Links updated 06/11
- The DOE/LBNL Contract provides the United States government with certain rights in inventions made by Lawrence Berkeley National Laboratory (Berkeley Lab) employees or guests at the Laboratory, or by anyone using Laboratory facilities or Laboratory resources. The Contract also provides the University of California the right to elect title to (i.e., to take full ownership of) the invention.
- To protect the government interest, the Contract requires that Berkeley Lab report all inventions made under the Contract to DOE patent counsel and that all information produced at the Laboratory be cleared for possible inventions before publication.
- Employees and guests are obligated to provide assistance to Technology Transfer and Intellectual Property Management (Technology Transfer) in evaluation and transfer of the technologies (typically inventions or software) that they have developed.
- It is the inventor's responsibility to report all inventions promptly to Berkeley Lab Technology Transfer and Intellectual Property Management within 6 months of conception or first actual reduction to practice, whichever occurs first. The form to be used to report inventions, the Record of Invention (ROI) form, is available at http://www.lbl.gov/Tech-Transfer/researchers/forms.html. This obligation is stated in the Intellectual Property Acknowledgment, which is signed by all employees and guests when they begin working at Berkeley Lab.
- The protocols for experiments, results of experiments, and/or other data that document inventions referred to in Section (B)(1)(a), above, must be kept in a permanently bound, ledger-type notebook with numbered pages. The specific procedure recommended for recording data describing original research and development work that leads to invention is on the Web at
- All notebooks and equivalent records of Berkeley Lab research are the property of the United States government. Researchers may make copies for their own personal records. These records may be maintained in the appropriate group as long as necessary and then forwarded to Archives and Records for storage.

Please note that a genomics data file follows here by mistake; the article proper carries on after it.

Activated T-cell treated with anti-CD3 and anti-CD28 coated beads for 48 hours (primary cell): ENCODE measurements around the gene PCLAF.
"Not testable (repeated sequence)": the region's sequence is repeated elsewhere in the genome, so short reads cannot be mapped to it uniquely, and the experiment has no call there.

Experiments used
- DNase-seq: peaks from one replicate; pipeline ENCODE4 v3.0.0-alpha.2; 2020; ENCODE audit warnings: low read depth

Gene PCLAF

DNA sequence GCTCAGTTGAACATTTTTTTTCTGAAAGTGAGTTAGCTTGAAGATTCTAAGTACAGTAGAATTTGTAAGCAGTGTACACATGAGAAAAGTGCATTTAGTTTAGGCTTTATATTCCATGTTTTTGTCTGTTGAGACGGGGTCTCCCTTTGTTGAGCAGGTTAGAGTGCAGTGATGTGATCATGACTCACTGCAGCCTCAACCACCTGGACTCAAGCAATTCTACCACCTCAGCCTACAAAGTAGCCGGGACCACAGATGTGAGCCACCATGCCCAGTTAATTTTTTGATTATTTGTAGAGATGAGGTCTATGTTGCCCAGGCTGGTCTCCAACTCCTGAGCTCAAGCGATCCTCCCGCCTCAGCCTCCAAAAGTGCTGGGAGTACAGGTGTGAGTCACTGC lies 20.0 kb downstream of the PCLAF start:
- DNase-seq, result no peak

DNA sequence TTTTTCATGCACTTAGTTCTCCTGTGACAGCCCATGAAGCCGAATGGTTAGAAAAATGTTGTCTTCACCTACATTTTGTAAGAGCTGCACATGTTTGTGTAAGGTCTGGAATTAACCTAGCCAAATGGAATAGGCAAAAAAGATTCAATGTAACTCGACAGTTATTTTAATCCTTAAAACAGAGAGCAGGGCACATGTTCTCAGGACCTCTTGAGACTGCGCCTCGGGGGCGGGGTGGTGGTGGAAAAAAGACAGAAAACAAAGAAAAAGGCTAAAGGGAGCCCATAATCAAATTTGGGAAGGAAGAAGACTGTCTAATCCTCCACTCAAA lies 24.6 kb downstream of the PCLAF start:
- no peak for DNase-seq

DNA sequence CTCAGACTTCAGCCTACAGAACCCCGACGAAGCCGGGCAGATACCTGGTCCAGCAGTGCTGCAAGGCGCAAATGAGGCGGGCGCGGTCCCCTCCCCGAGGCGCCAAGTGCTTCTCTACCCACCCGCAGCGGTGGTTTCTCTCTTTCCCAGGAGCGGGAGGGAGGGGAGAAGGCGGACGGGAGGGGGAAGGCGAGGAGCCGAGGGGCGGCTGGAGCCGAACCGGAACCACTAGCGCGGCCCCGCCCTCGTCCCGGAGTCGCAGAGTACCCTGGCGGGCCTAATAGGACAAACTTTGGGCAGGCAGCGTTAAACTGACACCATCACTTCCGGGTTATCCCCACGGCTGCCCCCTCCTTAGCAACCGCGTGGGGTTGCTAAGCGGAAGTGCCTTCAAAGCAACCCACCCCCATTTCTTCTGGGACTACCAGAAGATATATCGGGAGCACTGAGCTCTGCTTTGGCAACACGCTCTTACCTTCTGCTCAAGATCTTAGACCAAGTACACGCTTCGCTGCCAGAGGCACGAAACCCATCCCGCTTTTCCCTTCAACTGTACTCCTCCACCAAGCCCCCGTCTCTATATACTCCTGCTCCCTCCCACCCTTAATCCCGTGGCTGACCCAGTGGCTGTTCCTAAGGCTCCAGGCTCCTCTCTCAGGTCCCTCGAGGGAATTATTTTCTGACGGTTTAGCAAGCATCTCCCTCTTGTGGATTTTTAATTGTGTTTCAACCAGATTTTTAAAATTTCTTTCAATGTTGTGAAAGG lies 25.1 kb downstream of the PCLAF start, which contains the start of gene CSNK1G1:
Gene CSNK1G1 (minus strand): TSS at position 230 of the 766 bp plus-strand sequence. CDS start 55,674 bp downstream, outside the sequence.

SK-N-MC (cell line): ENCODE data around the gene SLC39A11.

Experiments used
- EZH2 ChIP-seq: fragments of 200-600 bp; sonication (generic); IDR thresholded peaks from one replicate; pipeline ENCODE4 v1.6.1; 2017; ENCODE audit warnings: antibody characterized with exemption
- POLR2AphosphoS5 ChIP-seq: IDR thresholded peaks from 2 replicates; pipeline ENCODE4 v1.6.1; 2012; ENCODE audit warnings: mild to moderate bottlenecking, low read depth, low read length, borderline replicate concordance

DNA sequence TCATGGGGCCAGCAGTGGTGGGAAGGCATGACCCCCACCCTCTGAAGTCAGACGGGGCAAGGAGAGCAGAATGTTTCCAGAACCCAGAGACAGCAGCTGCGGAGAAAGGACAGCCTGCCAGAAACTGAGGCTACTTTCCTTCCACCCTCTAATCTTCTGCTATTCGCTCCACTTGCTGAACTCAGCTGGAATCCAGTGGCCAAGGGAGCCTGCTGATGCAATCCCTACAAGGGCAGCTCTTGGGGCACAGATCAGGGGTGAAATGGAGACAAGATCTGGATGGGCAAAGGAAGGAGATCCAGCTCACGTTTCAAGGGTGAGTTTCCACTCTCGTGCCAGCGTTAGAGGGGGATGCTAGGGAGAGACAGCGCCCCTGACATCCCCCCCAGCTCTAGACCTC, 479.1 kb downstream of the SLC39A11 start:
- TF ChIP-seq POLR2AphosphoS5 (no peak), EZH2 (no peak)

- Technology Transfer and Intellectual Property Management will report the invention to DOE and any others to whom there is an obligation to report, and will evaluate the invention for commercialization potential.
- All publications, whether print or electronic, describing work by Berkeley Lab employees and guests or done with Berkeley Lab facilities must be reviewed and cleared by Technology Transfer before they can be sent outside the Laboratory, except for restricted disclosure to certain government and University of California personnel, or if covered by a confidentiality agreement signed by Technology Transfer (see RPM §5.07 (Disclosure of Laboratory Proprietary Information).
- Publications that must be reviewed for patent clearance (to determine whether any patentable inventions are described) include not only Laboratory written reports, but also the following, whether made public in written, oral, visual, or electronic form:
- Articles to be submitted to scientific or professional journals
- Oral and written conference presentations (e.g., slides or viewgraphs) or posters
- Ph.D. theses
- Any other material that could contain invention information
- The purpose of patent review is to ensure that all inventions have been reported and if appropriate, protected for future commercialization. Possible inventions should be reported to Technology Transfer on an ROI form (see Section (B)(1)(a) above) before the material is ready for publication so that patent rights will not be inadvertently lost. The review process is described at http://www.lbl.gov/Tech-Transfer/researchers/pre_pub_review.html.
A prior electronic publication will bar an inventor from receiving a patent outside the United States just as a print publication will. Nothing can be done to recover that patent opportunity. Inside the United States, a patent application can still be filed if it is done within one year after the publication date. After this one-year period expires, no patent may be filed for that invention.
If an e-mail message is a confidential exchange between two individuals, the message is not considered to be a publication. The status of the message is less certain, however, if the communication is to a group or to an individual who forwards the message to a group. As sharing or forwarding e-mail is so easy, it is not advisable to convey information regarding an invention via e-mail without checking with a patent practitioner in Technology Transfer. If necessary, Technology Transfer can provide a confidentiality agreement (also known as a nondisclosure agreement) to allow sharing the information without it becoming a publication.
The patent policy described above applies to research by, and writings of, Laboratory employees. The following paragraphs contain additional patent review requirements:
. The official or current version is located in the online LBNL Requirements and Policies Manual.
Printed or electronically transmitted copies are not official. Users are responsible for working with the latest approved revision.